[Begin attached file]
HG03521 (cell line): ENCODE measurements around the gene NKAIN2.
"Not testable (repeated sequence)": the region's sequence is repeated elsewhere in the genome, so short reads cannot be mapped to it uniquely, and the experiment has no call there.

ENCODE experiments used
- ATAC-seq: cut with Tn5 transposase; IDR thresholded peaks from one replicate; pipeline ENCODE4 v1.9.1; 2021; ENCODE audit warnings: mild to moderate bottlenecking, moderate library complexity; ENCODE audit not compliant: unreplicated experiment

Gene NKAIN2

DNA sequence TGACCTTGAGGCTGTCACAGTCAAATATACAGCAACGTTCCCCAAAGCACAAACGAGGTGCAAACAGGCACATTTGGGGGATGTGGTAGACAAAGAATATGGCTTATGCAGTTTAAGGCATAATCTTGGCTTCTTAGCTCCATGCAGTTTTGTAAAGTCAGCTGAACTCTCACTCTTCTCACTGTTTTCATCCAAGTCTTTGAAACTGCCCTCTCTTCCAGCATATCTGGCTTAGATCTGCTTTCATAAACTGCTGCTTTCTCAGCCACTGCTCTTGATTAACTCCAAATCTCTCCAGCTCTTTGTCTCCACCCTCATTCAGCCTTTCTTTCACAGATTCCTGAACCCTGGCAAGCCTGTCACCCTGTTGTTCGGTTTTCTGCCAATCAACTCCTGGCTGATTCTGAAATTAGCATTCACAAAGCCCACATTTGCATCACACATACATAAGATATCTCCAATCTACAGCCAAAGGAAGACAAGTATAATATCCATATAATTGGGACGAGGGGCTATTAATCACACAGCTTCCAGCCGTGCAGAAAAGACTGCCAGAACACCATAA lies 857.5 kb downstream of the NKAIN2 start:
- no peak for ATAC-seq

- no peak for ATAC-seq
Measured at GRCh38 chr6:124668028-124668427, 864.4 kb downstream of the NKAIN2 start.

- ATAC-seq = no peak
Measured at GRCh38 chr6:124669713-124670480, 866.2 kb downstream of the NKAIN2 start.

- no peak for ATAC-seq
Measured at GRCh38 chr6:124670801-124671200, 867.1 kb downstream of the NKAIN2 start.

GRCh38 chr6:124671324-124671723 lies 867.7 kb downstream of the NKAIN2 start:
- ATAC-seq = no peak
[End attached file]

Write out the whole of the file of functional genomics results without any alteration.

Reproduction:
HG03521 (cell line): ENCODE measurements around the gene NKAIN2.
"Not testable (repeated sequence)": the region's sequence is repeated elsewhere in the genome, so short reads cannot be mapped to it uniquely, and the experiment has no call there.

ENCODE experiments used
- ATAC-seq: cut with Tn5 transposase; IDR thresholded peaks from one replicate; pipeline ENCODE4 v1.9.1; 2021; ENCODE audit warnings: mild to moderate bottlenecking, moderate library complexity; ENCODE audit not compliant: unreplicated experiment

Gene NKAIN2

DNA sequence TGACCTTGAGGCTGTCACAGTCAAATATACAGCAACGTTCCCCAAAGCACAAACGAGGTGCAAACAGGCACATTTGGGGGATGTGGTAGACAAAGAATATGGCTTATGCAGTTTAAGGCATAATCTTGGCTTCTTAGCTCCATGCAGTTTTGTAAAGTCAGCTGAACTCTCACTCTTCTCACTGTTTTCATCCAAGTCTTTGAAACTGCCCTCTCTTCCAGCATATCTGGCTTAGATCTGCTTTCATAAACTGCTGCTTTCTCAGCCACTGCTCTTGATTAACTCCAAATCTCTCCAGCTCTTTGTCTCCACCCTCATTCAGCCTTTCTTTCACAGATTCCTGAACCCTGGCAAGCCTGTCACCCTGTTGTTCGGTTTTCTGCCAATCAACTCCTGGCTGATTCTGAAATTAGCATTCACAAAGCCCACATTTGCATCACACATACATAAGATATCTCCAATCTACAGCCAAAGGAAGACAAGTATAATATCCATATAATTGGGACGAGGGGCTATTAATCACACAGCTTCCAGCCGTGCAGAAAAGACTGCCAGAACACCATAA lies 857.5 kb downstream of the NKAIN2 start:
- no peak for ATAC-seq

- no peak for ATAC-seq
Measured at GRCh38 chr6:124668028-124668427, 864.4 kb downstream of the NKAIN2 start.

- ATAC-seq = no peak
Measured at GRCh38 chr6:124669713-124670480, 866.2 kb downstream of the NKAIN2 start.

- no peak for ATAC-seq
Measured at GRCh38 chr6:124670801-124671200, 867.1 kb downstream of the NKAIN2 start.

GRCh38 chr6:124671324-124671723 lies 867.7 kb downstream of the NKAIN2 start:
- ATAC-seq = no peak